See also Delta Quadrant Ships S-Z
The Delta Flyer is a singular design for a large long-range shuttlecraft. The first Delta Flyer was built by the crew of USS Voyager in 2375, using Federation technology with Borg enhancements. The Delta Flyer has extendable warp nacelles, extendable supplemental impulse exhausts and escape pods.
Gallery: Delta Flyer Article: Size of the Delta Flyer
Delta Flyer II
The Delta Flyer had to "grow" from its original size of about 17m, in order to accommodate the cockpit and aft section sets. Read here.
The Nenebek is the most prominent redress of a full-scale mock-up that started off as the Zibalian shuttlepod in TNG: "The Most Toys". The Nenebek is the first incarnation for which also a miniature was built.
It is not known from whether the design of the Nenebek (TNG: "Final Mission") originates from the planet Pentarus V or if it is a common civilian short-range shuttle. Capt. Dirgo, who may be indigenous to Pentarus, obviously owns the shuttle.
Length: approx. 5m
Max. speed: impulse only
Some of these shuttles types are depicted in the TNG Technical Manual. They were never shown on screen, but their appearance in this official and very consistent reference book may qualify them as canon.
A possibly new shuttle type can be seen in the background of a matte painting by Andrew Probert for TNG: "11001001" (large depiction in The Art of Star Trek). It seems to be an early concept of Type 7 with a front hatch that can also be seen on a matte painting cut from the final version of TNG: "Home Soil". The hardly visible shuttle may be regarded as a Type 7 (variant), though.
This seems to be a type of shuttle that is outdated by 2376.
No name given
Tom Paris knows this shuttle type from his youth: "It's the kind of shuttle my father used to take me up in." (VOY: "Fury"). Given the creativity of Voyager authors in renaming, it may be a shuttle type we already know. But it would make some sense as a predecessor or a lighter/slower variant of "Class 2".
Shuttles on Earth Many small spacecraft appear in Boston (PIC: "Remembrance", "Maps and Legends"), Okinawa (PIC: "Remembrance", "The End is the Beginning") and Paris (PIC: "Remembrance").
Some of them may be the already known Discovery-style Class-C shuttle or the aircar.
Shuttles on Mars Small spacecraft can be seen at Utopia Planitia in SHO: "Children of Mars".
One of them appears to be a Discovery-style workbee.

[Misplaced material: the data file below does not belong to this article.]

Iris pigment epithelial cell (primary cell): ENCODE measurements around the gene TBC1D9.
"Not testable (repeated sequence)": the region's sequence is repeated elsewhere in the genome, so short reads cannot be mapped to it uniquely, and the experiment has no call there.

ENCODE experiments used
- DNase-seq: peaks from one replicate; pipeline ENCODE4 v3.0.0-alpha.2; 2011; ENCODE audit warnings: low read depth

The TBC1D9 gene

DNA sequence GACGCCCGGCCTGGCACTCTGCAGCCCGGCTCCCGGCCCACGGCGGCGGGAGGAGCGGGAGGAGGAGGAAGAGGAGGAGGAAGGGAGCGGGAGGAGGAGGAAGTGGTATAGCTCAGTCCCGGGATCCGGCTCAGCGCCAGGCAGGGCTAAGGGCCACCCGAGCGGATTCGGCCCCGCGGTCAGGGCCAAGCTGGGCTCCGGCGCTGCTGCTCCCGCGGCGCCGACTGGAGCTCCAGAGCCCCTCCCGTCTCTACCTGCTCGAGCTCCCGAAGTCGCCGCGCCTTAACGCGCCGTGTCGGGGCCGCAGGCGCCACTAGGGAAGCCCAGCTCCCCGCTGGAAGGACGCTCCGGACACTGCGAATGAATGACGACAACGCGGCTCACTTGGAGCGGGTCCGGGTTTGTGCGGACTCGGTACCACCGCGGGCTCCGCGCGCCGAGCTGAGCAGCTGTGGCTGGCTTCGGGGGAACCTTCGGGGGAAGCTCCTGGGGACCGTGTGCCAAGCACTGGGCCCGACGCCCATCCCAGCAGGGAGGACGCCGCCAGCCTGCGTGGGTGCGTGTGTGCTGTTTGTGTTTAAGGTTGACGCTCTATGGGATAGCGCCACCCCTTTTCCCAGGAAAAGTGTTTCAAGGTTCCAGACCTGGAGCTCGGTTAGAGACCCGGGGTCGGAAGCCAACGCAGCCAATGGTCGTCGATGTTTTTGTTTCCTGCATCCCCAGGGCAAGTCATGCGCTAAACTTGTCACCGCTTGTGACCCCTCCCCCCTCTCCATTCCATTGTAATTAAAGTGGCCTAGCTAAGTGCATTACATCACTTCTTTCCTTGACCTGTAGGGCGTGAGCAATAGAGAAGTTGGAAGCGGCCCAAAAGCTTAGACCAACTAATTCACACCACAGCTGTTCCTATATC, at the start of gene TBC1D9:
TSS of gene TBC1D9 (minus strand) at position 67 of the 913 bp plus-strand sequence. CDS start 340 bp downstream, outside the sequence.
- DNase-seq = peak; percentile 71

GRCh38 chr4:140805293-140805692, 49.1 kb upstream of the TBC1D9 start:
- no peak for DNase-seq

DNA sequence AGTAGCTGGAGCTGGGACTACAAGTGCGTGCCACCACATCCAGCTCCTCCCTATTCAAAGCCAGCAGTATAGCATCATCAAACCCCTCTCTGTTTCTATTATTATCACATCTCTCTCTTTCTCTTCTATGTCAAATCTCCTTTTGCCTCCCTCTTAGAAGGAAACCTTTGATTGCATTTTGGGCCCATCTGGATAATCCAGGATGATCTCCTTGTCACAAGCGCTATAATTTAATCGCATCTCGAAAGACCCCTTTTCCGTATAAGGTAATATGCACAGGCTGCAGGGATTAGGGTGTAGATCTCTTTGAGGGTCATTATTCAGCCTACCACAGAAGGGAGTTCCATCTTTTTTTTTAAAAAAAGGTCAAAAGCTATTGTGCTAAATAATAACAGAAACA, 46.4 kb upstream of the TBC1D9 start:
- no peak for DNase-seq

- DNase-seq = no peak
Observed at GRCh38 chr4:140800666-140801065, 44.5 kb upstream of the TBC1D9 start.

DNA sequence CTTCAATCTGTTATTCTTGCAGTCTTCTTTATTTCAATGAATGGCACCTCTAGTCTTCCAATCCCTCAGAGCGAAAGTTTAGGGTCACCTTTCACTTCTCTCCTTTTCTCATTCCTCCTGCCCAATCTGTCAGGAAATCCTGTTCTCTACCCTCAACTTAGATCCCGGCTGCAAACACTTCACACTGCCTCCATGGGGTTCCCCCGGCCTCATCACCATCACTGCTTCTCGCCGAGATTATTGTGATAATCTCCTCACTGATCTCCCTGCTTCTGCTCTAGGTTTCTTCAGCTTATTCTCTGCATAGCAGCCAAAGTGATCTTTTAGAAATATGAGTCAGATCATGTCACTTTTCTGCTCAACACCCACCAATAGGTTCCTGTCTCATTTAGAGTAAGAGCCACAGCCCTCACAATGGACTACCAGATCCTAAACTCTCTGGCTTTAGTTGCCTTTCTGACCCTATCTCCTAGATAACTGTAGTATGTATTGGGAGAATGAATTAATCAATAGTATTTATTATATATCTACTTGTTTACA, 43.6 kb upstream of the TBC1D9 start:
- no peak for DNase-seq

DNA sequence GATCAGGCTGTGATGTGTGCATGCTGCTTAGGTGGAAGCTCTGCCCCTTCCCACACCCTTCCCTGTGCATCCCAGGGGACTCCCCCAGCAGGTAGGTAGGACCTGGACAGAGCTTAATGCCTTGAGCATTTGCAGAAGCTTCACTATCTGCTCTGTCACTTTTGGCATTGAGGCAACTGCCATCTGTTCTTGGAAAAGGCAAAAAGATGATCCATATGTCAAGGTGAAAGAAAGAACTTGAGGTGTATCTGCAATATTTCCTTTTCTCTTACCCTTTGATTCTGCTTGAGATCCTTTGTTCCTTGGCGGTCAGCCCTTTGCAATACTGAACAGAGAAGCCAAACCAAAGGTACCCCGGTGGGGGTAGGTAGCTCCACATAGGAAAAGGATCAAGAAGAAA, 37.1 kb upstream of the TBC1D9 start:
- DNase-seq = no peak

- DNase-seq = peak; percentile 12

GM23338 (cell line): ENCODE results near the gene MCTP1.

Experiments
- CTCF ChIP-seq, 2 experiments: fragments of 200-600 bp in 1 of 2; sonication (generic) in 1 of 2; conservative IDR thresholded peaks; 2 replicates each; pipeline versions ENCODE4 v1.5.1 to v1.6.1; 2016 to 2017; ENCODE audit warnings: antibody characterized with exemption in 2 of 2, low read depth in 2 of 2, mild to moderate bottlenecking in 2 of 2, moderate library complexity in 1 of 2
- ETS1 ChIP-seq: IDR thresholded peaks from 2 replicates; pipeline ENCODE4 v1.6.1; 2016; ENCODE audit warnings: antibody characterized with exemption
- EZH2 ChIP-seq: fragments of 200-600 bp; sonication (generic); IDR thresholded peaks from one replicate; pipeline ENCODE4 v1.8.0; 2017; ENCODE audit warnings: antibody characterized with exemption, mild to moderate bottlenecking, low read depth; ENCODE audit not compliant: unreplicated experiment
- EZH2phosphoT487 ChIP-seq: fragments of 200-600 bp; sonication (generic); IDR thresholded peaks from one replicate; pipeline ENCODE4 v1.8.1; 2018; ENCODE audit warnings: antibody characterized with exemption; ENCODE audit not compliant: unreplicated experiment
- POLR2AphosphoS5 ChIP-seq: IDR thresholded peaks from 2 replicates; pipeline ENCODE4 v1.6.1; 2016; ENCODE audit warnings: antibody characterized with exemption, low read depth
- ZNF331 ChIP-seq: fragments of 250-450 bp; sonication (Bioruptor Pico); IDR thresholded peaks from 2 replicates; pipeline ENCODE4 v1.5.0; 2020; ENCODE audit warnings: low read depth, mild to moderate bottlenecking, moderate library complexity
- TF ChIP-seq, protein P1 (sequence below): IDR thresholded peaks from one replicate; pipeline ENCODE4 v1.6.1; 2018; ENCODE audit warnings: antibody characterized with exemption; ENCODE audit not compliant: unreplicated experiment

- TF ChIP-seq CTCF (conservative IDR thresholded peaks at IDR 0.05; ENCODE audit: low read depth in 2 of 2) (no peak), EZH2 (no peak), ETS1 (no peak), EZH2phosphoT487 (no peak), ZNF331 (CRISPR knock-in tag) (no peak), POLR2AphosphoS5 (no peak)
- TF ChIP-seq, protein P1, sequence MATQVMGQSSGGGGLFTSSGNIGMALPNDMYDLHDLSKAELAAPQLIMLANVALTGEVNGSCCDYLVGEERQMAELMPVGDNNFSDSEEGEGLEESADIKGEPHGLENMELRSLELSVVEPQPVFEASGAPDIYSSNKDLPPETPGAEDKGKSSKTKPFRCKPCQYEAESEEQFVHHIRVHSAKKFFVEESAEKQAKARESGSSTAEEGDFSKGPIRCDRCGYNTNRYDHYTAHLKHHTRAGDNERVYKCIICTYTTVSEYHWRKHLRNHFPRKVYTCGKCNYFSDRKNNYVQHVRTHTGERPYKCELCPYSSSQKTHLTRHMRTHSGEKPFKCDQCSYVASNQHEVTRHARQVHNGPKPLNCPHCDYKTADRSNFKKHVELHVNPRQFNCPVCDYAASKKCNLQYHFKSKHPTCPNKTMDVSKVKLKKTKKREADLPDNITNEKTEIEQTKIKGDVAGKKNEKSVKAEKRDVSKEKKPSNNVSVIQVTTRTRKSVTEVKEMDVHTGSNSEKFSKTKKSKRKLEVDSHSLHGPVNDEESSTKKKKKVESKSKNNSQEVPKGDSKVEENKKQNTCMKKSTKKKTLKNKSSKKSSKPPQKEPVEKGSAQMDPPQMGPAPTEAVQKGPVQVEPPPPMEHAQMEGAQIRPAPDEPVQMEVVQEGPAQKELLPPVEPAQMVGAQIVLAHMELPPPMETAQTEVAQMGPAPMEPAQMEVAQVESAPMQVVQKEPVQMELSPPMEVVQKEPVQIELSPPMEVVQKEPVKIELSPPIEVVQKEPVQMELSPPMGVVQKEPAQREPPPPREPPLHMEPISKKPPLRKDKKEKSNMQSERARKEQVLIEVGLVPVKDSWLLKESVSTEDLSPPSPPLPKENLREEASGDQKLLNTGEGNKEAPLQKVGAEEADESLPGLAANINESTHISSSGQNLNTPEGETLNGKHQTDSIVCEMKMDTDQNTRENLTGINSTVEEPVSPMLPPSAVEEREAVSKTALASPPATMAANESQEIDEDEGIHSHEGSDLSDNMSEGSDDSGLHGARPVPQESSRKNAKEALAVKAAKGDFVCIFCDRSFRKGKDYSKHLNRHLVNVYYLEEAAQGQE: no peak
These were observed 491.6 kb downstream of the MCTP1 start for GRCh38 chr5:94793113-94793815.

Shuttles in Paris, appeared in Picard's holodeck simulation of Paris in 2342 (TNG: "We'll Always Have Paris")
The two shuttles seem to be of different types. None of them can be identified as a known design.
Shuttles on Relva VII, appeared near the starbase on the planet's surface (TNG: "Coming of Age")
The shuttle could be a familiar design but was not clearly visible.
This is an older class of shuttle that must have existed around 2360. It has two seats, manual helm control and no warp drive.
No name given
In VOY: "Alice", Tom mentions that his father once took him on a ride with an S-class shuttle. "S class" may be a yet unknown shuttle type or, like "Class 2", an alternative designation for a familiar shuttle.
The Spacematic is a small private-owned vessel from the 2260s, somewhat larger than a Starfleet shuttle.
A small miniature was built for DS9: "Trials and Tribble-ations" and put into the shuttlebay of Deep Space K-7 as Cyrano Jones's ship, but was not clearly visible in the episode. It is not known whether "Spacematic" is the true name or only a nickname.
The Sphinx workpod is a small single-seated vehicle for starship maintenance. There are different versions, including light industrial manipulator (Sphinx M1A), medium industrial manipulator (Sphinx M2A) and medium tug (Sphinx MT3D), the latter with two seats.
No name given
The Sphinx workpod is based on a sketch by Andrew Probert for TNG. The budget didn't allow to build this shuttle with its curved surfaces, but the idea was picked up for the TNGTM.
I have taken the color and the number of the shuttle from Probert's sketch.
Type 16 is a medium short-range variant of Type 15 with largely the same appearance.
No name given
Although the shuttle looks the same except for some details, the
TNGTM gives a length of 4.8m for Type 16, as opposed to the 3.6m of Type 15 and Type 15a. The width and height are the same. The different length of Type 16 is only plausible as a typo. On the other hand, Type 16 is supposed to be heavier than Type 15a, and slower despite the more powerful impulse drive.
The name and registry of the depicted shuttle are conjectural.
Pontiac, shuttle assigned to the USS Enterprise NCC-1701-D, purportedly on a display in the shuttlebay
The TNGTM mentions the Pontiac, along with the meanwhile identified Sam Freedle and the Indiana Jones, as in-jokes in a footnote. Indiana Jones is a noted archeologist, Sam Freedle the unit production manager during the second season and Pontiac an allusion to the automobile commercials Patrick Stewart was doing at the time. Maybe we should not take these names too seriously, as they were never supposed to be readable, just like the jokes on the master systems display.
Laiyka, long-range shuttle, mentioned in radio chatter in "Star Trek I" (Director's Cut DVD)